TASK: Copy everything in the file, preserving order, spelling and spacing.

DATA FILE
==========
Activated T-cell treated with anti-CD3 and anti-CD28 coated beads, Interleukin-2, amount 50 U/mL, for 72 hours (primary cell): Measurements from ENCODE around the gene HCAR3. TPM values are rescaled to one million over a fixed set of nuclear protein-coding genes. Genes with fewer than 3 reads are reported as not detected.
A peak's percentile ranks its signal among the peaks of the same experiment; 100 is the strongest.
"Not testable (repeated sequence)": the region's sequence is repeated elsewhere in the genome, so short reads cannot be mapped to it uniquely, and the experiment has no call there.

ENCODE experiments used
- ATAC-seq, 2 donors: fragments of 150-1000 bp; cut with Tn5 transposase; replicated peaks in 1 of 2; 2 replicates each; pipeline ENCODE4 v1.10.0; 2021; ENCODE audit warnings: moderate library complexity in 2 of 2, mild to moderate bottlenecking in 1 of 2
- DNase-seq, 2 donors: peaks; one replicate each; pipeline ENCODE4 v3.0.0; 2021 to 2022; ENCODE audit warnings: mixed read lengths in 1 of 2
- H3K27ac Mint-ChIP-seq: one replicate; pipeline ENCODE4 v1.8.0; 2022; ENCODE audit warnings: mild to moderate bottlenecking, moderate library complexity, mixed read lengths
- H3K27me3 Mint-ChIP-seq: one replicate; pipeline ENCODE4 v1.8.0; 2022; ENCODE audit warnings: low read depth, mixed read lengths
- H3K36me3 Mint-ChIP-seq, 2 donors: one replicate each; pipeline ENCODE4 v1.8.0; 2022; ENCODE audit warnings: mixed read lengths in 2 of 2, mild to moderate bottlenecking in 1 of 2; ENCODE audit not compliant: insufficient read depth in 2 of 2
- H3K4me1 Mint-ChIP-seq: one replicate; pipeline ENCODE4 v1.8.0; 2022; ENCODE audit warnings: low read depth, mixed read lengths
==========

Activated T-cell treated with anti-CD3 and anti-CD28 coated beads, Interleukin-2, amount 50 U/mL, for 72 hours (primary cell): Measurements from ENCODE around the gene HCAR3. TPM values are rescaled to one million over a fixed set of nuclear protein-coding genes. Genes with fewer than 3 reads are reported as not detected.
A peak's percentile ranks its signal among the peaks of the same experiment; 100 is the strongest.
"Not testable (repeated sequence)": the region's sequence is repeated elsewhere in the genome, so short reads cannot be mapped to it uniquely, and the experiment has no call there.

ENCODE experiments used
- ATAC-seq, 2 donors: fragments of 150-1000 bp; cut with Tn5 transposase; replicated peaks in 1 of 2; 2 replicates each; pipeline ENCODE4 v1.10.0; 2021; ENCODE audit warnings: moderate library complexity in 2 of 2, mild to moderate bottlenecking in 1 of 2
- DNase-seq, 2 donors: peaks; one replicate each; pipeline ENCODE4 v3.0.0; 2021 to 2022; ENCODE audit warnings: mixed read lengths in 1 of 2
- H3K27ac Mint-ChIP-seq: one replicate; pipeline ENCODE4 v1.8.0; 2022; ENCODE audit warnings: mild to moderate bottlenecking, moderate library complexity, mixed read lengths
- H3K27me3 Mint-ChIP-seq: one replicate; pipeline ENCODE4 v1.8.0; 2022; ENCODE audit warnings: low read depth, mixed read lengths
- H3K36me3 Mint-ChIP-seq, 2 donors: one replicate each; pipeline ENCODE4 v1.8.0; 2022; ENCODE audit warnings: mixed read lengths in 2 of 2, mild to moderate bottlenecking in 1 of 2; ENCODE audit not compliant: insufficient read depth in 2 of 2
- H3K4me1 Mint-ChIP-seq: one replicate; pipeline ENCODE4 v1.8.0; 2022; ENCODE audit warnings: low read depth, mixed read lengths